1) The first is a pdf. essay called General Linguistics and Some Exegetical Fallacies by Kenneth Cherney.

2) The other is a book I had the honor of co-editing along with Allan Bevere called "In the Original Text It Says." It's by Ben Baxter, an up-and-coming Greek scholar at McMaster Divinity School.

Since all of you are such thoughtful bloggerites, I'm sure you'll want to become conversant with these fallacies that continue to be foisted upon an all-too gullible Christian public.

Don't say I didn't warn you.

Bye for now,


8:32 AM Are you a cessasionist or a continualist? I want to go on record and affirm that I am a passionate continualist.

  • I believe we ought to continue the pattern of simple, radical, life-style evangelism begun in the book of Acts. After all, it worked for the early church.

  • I believe we ought to continue bearing a humble, faithful, and consistent testimony to Christ, as the early believers did. Let moderns appeal to the sensational and spectacular; even the early church knew of signs and wonders. But the greatest work of the church has not been the spectacular but rather the faithful day-in and day-out living of normal everyday Christians.

  • I believe we ought to continue the pattern of church discipline as practiced by the early church and call out "play Christians" that only go through the motions thinking they are Christians but unaware they are only pretending. When the secular press begins to mock our inflated membership statistics, isn't it time we did something about it?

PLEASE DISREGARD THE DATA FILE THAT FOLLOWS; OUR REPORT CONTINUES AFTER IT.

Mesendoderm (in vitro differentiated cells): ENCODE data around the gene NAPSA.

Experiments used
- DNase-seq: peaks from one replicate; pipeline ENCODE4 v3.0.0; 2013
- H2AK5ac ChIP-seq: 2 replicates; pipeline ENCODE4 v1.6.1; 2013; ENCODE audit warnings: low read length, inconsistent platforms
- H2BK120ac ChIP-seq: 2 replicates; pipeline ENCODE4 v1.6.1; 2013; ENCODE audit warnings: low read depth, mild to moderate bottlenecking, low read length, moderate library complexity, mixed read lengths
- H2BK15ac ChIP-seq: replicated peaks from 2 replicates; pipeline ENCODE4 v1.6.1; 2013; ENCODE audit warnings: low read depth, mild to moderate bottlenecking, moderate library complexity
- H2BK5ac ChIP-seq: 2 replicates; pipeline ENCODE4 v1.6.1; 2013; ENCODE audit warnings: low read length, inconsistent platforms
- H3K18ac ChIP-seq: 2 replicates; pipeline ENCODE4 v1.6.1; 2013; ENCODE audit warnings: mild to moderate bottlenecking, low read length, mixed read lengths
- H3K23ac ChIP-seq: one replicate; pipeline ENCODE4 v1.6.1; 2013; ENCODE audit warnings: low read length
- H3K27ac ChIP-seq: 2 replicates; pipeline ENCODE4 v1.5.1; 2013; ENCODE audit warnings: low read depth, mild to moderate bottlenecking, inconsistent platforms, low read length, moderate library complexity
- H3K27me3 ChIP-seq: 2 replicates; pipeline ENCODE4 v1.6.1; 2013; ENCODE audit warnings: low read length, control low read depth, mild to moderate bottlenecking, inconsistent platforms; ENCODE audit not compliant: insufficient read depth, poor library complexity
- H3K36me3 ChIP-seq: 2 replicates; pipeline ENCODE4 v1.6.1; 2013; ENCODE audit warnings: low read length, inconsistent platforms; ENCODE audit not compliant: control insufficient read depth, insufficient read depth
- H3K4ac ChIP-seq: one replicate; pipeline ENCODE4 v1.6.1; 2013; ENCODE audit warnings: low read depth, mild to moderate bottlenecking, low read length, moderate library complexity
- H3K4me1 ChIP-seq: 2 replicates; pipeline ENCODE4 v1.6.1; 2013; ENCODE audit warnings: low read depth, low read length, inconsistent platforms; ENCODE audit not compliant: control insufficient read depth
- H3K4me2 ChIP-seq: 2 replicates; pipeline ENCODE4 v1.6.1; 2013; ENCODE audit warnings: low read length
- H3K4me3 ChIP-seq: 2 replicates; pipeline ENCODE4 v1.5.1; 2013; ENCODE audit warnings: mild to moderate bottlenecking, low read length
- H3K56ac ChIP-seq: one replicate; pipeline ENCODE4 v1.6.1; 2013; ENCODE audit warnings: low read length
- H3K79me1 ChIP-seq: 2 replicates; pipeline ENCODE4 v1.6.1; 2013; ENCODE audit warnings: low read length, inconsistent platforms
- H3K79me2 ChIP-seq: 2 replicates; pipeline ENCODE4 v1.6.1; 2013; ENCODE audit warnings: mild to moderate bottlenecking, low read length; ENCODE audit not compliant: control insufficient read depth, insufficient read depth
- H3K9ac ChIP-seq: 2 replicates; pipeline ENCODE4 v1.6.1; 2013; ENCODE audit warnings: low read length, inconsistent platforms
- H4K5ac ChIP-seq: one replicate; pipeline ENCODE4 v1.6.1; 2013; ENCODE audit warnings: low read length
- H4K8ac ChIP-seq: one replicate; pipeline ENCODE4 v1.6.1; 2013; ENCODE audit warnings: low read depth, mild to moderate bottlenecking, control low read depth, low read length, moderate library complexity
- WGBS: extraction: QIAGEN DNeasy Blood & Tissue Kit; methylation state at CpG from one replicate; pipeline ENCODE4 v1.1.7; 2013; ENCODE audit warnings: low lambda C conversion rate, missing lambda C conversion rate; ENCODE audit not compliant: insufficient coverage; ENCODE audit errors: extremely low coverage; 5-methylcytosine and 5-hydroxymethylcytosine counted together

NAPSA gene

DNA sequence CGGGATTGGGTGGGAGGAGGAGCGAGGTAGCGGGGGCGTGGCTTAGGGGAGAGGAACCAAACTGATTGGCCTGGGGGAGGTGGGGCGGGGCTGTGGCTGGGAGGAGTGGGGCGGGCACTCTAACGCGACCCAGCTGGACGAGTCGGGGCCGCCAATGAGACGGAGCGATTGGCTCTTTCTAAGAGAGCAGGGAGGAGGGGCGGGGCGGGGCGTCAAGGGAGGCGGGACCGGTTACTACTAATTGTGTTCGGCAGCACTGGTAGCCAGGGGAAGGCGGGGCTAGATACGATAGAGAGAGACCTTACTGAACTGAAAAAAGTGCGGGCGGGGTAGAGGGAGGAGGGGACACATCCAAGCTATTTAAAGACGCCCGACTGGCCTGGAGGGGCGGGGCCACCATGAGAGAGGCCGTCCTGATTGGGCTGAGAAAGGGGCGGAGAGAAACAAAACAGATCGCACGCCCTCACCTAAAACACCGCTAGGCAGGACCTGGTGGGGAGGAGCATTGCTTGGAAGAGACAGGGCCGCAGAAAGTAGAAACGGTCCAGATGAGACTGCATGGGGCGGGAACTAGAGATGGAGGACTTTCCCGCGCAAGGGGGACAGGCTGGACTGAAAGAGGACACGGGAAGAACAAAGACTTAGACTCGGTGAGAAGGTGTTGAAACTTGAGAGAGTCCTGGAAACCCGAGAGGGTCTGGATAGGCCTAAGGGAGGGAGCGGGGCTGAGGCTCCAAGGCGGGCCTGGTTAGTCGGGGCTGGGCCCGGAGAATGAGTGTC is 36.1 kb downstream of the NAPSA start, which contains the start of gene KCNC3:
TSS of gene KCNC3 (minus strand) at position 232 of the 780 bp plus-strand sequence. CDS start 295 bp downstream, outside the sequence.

• I believe we ought to get out of our cozy churches and put Christ on display in the world's darkness where we are needed. For the early Christians, the field was the world, and the corn of wheat had to die if it was to please God and bear fruit. Why, then, do we sit around debating theological puzzles when we ought to plant our lives in the ugly soil of the world?

  • I believe we ought to continue the emphasis of the New Testament upon every-member ministry, since we are all priests – every one of us – of the Most High God. No church in the New Testament had a single pastor who did all the work. If you have such a leader in your church, fire him – and then hire him back immediately as your CEO, "Chief Equipping Officer" (Eph. 4:12).  

  • I believe we ought to continue the early church's rejection of blind patriotism. The only Christian nation the Bible knows is the blood-bought, born-again purchased people of God.

  • I believe we ought to follow the example of the apostle Paul and eschew the excellence of human oratory and any appeal to human wisdom. Nothing about the Gospel pleases this world – nothing! – and we are never so foolish as when we try to dress it up in the garish garments of this age.